notes on dutch literature

Posts Tagged ‘English PEN’

Interview Gerbrand Bakker

In Awards, Interviews on July 23, 2013 at 9:59 AM

Gerbrand Bakker - Eimer Wieldraaijer
PEN Atlas Editor, Tasja Dorkofikis talks to Gerbrand Bakker about his novel, The Detour (titled Ten White Geese in the US), walking in Wales for two weeks, translating Emily Dickinson and about working with his translator David Colmer.

The Twin brought you much international recognition. Was it difficult to write a new novel after winning the IMPAC? Or was it in some way liberating to know that you have that official stamp of approval?

The Detour was already finished when The Twin was awarded with the IMPAC. It came out in October of 2010 here in Holland. So: no. But: since The Detour (or Ten White Geese in the US) I haven’t written anything, apart from my weblog and the occasional story or column. I simply did not feel like it. What I did do in the end with the prize money was to buy a house with land in The Eifel, Germany. Since the first of December last year I own it, and I go there a lot. One part of the house will be renovated later this spring, and there I will have a – I hope – wonderful, big writing room with only a wood burning stove in it, accessible via a staircase, outside the house. I’ve been having some problems with depression and stuff, and now I feel just fine, writing is not a part of my daily life, but I do feel like I have to have the feeling of wanting to write, if you know what I mean. Usually I’m very happy when I write. I work like a horse then: I don’t think or analyse much, I just move forward until the book is finished.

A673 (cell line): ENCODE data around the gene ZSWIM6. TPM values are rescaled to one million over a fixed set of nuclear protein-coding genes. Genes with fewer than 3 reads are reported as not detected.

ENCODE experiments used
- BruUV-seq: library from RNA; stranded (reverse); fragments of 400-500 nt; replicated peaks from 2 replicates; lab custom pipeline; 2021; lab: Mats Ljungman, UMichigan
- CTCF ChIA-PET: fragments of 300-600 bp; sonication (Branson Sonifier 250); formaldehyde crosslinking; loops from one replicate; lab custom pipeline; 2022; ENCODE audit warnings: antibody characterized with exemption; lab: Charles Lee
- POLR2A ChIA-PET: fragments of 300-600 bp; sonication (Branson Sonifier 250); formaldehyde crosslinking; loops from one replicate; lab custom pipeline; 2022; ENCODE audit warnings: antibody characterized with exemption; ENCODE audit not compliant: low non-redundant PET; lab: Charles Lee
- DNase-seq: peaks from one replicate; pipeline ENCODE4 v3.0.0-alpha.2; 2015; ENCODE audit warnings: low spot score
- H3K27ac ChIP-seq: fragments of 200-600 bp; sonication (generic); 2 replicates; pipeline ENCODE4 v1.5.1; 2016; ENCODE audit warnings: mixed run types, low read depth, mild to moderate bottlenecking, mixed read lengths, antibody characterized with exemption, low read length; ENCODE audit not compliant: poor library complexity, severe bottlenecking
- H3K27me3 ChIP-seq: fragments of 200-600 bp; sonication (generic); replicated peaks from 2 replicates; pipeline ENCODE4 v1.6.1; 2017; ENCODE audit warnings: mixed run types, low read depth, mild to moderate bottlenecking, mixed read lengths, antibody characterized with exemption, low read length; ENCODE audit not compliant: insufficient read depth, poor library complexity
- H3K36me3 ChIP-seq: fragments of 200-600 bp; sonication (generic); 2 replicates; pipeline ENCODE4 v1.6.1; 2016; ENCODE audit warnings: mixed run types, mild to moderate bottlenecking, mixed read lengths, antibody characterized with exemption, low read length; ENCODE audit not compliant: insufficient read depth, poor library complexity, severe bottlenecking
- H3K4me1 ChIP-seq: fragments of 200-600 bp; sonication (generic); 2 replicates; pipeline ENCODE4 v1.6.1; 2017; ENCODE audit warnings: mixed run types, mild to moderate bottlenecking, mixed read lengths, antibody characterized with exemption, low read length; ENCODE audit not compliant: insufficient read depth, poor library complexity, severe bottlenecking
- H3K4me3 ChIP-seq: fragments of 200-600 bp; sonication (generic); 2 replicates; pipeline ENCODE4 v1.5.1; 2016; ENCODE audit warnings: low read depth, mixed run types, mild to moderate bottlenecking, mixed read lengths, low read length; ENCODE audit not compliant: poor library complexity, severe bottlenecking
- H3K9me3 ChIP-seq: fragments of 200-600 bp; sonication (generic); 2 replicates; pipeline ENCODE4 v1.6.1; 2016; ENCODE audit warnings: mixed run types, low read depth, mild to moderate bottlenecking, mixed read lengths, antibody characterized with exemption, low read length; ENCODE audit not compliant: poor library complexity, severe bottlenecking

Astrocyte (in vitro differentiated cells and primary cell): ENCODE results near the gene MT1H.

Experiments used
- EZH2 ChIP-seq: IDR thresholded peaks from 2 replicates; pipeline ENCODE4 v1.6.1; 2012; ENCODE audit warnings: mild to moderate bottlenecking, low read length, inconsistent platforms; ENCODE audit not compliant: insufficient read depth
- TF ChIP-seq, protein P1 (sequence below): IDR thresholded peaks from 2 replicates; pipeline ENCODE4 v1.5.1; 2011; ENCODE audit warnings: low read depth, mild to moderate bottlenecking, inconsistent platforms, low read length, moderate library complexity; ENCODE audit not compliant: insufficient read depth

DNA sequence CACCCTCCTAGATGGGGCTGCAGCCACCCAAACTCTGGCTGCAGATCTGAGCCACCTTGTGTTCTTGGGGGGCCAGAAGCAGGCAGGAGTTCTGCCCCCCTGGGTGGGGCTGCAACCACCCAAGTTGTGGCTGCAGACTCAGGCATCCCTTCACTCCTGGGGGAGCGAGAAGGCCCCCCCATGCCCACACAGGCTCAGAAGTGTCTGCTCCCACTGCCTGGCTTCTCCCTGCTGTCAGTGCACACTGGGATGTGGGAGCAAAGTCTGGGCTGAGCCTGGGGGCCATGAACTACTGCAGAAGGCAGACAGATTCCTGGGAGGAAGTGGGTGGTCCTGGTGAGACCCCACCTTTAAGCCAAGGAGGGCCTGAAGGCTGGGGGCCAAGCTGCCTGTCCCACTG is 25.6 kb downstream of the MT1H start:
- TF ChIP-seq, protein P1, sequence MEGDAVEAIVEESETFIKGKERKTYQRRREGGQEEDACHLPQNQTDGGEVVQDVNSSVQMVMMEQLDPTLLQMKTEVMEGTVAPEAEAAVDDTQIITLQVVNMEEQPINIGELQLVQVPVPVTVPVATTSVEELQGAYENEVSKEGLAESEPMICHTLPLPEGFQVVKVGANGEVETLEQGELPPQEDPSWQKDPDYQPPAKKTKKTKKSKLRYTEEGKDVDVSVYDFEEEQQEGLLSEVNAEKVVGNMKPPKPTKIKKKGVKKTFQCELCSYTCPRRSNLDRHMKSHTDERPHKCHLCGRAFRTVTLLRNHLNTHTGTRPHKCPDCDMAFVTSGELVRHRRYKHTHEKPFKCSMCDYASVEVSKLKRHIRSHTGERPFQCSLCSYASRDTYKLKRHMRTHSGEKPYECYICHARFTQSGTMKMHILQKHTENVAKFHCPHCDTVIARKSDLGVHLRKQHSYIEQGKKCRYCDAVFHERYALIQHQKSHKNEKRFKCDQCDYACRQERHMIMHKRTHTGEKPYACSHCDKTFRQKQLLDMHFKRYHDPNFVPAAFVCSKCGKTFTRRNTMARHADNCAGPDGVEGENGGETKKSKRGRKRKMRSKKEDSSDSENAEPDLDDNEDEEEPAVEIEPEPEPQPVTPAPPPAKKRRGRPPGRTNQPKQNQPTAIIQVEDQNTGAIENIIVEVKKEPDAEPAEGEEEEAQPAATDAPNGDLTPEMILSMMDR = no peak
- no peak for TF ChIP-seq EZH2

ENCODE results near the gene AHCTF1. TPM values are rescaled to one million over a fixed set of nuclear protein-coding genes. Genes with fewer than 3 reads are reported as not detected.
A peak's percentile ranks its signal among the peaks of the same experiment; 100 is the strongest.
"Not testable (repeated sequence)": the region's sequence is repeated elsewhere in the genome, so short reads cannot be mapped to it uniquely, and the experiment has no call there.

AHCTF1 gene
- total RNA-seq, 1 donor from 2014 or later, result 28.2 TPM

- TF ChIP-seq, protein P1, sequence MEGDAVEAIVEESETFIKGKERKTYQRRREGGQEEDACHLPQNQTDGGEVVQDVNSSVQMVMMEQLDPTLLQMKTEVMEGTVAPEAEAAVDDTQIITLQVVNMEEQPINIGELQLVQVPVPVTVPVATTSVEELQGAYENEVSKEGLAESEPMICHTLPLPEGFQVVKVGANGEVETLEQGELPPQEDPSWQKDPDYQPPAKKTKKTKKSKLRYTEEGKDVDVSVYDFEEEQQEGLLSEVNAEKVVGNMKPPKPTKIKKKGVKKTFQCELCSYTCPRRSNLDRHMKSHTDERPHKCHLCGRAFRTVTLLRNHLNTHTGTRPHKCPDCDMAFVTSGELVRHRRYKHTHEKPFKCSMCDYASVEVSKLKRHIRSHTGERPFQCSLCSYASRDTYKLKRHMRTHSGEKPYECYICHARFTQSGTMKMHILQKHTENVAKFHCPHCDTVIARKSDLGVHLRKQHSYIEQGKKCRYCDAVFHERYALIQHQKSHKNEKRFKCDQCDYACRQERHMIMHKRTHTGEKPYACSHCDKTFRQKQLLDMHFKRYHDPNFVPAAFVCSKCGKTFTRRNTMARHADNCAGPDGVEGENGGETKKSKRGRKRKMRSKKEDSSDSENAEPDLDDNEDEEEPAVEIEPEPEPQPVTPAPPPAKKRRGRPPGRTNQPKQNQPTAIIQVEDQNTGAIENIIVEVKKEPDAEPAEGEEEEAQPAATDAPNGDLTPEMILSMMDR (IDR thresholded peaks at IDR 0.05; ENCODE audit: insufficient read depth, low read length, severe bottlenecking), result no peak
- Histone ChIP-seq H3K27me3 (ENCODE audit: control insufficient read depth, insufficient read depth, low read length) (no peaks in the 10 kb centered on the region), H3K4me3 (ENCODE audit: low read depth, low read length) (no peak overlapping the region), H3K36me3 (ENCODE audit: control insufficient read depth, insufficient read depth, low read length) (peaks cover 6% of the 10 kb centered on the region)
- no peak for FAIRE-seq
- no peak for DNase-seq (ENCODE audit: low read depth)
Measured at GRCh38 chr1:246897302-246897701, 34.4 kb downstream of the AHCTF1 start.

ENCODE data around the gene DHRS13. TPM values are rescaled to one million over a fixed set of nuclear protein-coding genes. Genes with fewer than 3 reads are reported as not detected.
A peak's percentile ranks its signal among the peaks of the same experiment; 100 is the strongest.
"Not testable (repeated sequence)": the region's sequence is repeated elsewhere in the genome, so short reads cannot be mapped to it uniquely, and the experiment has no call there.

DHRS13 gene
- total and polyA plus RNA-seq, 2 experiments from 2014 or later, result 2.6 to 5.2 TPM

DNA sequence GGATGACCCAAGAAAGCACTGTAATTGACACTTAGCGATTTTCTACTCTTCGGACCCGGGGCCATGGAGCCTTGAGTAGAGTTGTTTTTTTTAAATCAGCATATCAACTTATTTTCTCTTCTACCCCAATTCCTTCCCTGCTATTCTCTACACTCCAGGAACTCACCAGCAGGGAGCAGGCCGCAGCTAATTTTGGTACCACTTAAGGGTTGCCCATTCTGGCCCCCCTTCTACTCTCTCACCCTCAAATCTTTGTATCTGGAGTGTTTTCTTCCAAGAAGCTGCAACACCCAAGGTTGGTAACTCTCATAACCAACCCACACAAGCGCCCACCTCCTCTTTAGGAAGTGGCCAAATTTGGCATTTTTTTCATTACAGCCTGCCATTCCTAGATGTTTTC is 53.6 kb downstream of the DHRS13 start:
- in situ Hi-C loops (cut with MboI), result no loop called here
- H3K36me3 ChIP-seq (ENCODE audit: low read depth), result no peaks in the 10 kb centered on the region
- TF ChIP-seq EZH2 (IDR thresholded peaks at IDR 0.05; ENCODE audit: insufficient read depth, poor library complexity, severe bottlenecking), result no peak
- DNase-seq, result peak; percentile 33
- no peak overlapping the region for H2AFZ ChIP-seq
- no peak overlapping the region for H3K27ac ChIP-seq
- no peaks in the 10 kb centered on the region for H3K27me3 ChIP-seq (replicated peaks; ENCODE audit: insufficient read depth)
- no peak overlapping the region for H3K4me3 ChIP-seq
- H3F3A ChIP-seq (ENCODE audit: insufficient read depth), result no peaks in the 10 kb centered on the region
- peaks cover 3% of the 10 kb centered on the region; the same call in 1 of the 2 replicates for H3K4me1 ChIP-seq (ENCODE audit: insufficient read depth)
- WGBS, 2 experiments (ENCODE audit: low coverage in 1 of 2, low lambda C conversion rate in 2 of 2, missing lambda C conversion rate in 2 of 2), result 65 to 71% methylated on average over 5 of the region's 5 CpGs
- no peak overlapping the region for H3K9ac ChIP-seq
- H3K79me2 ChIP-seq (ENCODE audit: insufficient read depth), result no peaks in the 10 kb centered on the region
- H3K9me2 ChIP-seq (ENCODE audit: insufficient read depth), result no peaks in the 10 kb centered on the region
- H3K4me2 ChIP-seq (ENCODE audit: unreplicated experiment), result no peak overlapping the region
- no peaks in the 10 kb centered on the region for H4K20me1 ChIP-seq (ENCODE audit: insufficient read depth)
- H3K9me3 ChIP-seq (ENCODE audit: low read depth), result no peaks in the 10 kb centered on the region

Read the entire interview with Gerbrand Bakker on EnglishPEN.org

(c) Photo by Eimer Wieldraaijer

Entertainment for the Middle Classes?

In Interviews on November 28, 2012 at 6:00 PM

English PEN
Over a million copies sold, multiple translations, a stage adaptation – does Herman Koch’s The Dinner show us a new way for Dutch literature? Michele Hutchison investigates for PEN Atlas

Not long after I’d moved to Amsterdam and become interested in Dutch literature, I was confronted with an exotic word: straatrumoer. Literally, ‘the sound from the street’. I learned that, in the 1980s, an academic called Ton Anbeek, who’d spent time in the States, had caused ripples in the literary world by suggesting that contemporary Dutch literature needed a lot more of it. Anbeek had compared recent American fiction with Dutch and came to the conclusion that Dutch fiction contained too little political engagement and too much navel-gazing. Novelists should work harder to reflect and comment on social reality, presumably as Don Delillo and Thomas Pynchon did.

Anbeek was lucky, just then a new generation of young writers like Joost Zwagerman, Arnon Grunberg, Ronald Giphart, and Hafid Bouzza came along, and the problem ostensibly was addressed. Contemporary social reality and politics – matters outside the protagonist’s psyche – gained a larger role in fiction. Psychological fiction moved towards faction. Nevertheless, public complaints against Dutch literature rumbled on. In 2006, then Prime Minister, JP Balkenende, wrote to eminent novelist Harry Mulisch lamenting the lack of social engagement in the arts. Where was the Grand Design? Vision? Ideals? Anbeek’s criticism had resurfaced and had even been added to the country’s political agenda!

Read the rest of this article on the website of English PEN

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